5. Now test connectivity by running SonarStart.bat and confirming that the database schema has been created and that browsing to http://localhost:9000 is still successful.
Run SonarQube as a Service

The next piece of the installation is to configure SonarQube as a Windows service:

  1. Run C:\SonarQube\Main\bin\windows-x86-64\InstallNTService.bat (you may have to shift right-click and Run as administrator) to install the service.
  2. Run services.msc and find the SonarQube service. Open its Properties and from the Log On tab change the service to log on as the ALM\SONARQUBE domain account.
  3. Again test all is working as expected by browsing to http://localhost:9000.
Configure for C#

With a working SonarQube instance the next piece of the jigsaw is to enable it to work with C#:

  1. Head over to the C# plugin page and download and unblock the latest sonar-csharp-plugin-X.Y.jar.
  2. Copy the sonar-csharp-plugin-X.Y.jar to C:\SonarQube\Main\extensions\plugins and restart the SonarQube service.
  3. Log in to the SonarQube portal (http://localhost:9000 or http://ALMSONARQUBE:9000 if on a remote machine) as Administrator -- the default credentials are admin and admin.
  4. Navigate to SettingsSystem > Update Center and verify that the C# plugin is installed:
Configure the SonarQube Server as a Build Agent

In order to integrate with TFS a couple of SonarQube components we haven't installed yet need access to a TFS build agent. The approach I've taken here is to have the build agent running on the actual SonarQube server itself. This keeps everything together and ensures that your build agents that might be servicing checkins are not bogged down with other tasks. From ALMSONARQUBE:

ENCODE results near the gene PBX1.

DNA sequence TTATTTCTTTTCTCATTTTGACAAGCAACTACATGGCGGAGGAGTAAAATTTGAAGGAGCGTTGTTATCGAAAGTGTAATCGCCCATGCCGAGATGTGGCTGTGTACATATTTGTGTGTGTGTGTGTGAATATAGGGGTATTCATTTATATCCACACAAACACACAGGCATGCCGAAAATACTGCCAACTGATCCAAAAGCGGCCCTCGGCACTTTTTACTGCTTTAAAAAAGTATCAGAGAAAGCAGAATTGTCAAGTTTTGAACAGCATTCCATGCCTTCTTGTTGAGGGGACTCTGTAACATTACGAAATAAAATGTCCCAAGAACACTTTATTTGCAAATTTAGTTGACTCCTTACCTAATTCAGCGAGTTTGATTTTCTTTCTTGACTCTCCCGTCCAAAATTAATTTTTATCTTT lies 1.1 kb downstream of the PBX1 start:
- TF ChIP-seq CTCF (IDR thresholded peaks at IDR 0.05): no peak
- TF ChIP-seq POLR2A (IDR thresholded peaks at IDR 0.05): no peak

1. Run Team Foundation Server Setup (typically by mounting the iso and running tfs_server.exe) and perform the install.
  2. At the Team Foundation Server Configuration Center dialog chose Configure Team Foundation Build Service > Start Wizard.
  3. Use the usual dialogs to connect to the appropriate Team Project Collection and then at the Build Services tab choose the Scale out build services option to add more build agents to the existing build controller on the TFS administration server.
  4. In the Settings tab supply the details of the domain service account that should be used to run the build agents.
  5. Install Visual Studio 2013.4 as it's the easiest way to get all the required bits on the build server.
  6. From within Visual Studio navigate to Tools > Extensions and Updates and then from the Updates tab update Microsoft SQL Server Update for database tooling.
  7. Update nuget.exe by opening an Administrative command prompt at C:\Program Files\Microsoft Team Foundation Server 12.0\Tools and running nuget.exe update -self.
  8. Finally, clone an existing Contoso University build definition that is based on the TfvcTemplate.12.xaml template, or create and configure a new build definition for Contoso University. I called mine ContosoUniversity_SonarQube. Queue a new build based on this template and make sure that the build is successful. You'll want to fix any glitches at this stage before proceeding.
Install the SonarQube Runner Component.

The SonarQube Runner is the is recommended as the default launcher to analyse a project with SonarQube. Installation to ALMSONARQUBE is as follows:

  1. Create a Runner folder in C:\SonarQube.
  2. Download and unlock the latest version of from the downloads page.
  3. Unzip the contents of to C:\SonarQube\Runner so that the bin, conf and lib folders are in the root.
  4. Edit C:\SonarQube\Runner\conf\ by uncommenting and amending as required the following values:
    2. sonar.jdbc.url=jdbc:jtds:sqlserver://ALMTFSADMIN/SonarQube;SelectMethod=Cursor
    3. sonar.jdbc.username=SonarQube
    4. sonar.jdbc.password=$PasswordForSonarQube$
  5. Create a new system variable called SONAR_RUNNER_HOME with the value C:\SonarQube\Runner.
  6. Amend the Path system variable adding in C:\SonarQube\Runner\bin.
  7. Restart the build service -- the Team Foundation Server Administration Console is just one place you can to do this.
Integration with Team Build

In order to call the SonarQube runner from a TFS build definition a component called Sonar.MSBuild.Runner has been developed. This needs installing on ALMSONARQUBE is as follows:

  1. Create an MSBuild folder in C:\SonarQube.
  2. Download and unlock the latest version of from the C# downloads page.
  3. Unzip the contents of to C:\SonarQube\MSBuild so that the files are in the root.